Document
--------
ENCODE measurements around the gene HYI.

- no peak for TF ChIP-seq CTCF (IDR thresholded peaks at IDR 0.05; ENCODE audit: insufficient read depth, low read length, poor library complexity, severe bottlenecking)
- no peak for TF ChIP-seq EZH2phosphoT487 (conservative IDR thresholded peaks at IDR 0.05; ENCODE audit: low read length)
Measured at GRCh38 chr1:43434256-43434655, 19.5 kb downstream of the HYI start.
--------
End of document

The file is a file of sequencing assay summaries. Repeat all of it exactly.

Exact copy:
ENCODE measurements around the gene HYI.

- no peak for TF ChIP-seq CTCF (IDR thresholded peaks at IDR 0.05; ENCODE audit: insufficient read depth, low read length, poor library complexity, severe bottlenecking)
- no peak for TF ChIP-seq EZH2phosphoT487 (conservative IDR thresholded peaks at IDR 0.05; ENCODE audit: low read length)
Measured at GRCh38 chr1:43434256-43434655, 19.5 kb downstream of the HYI start.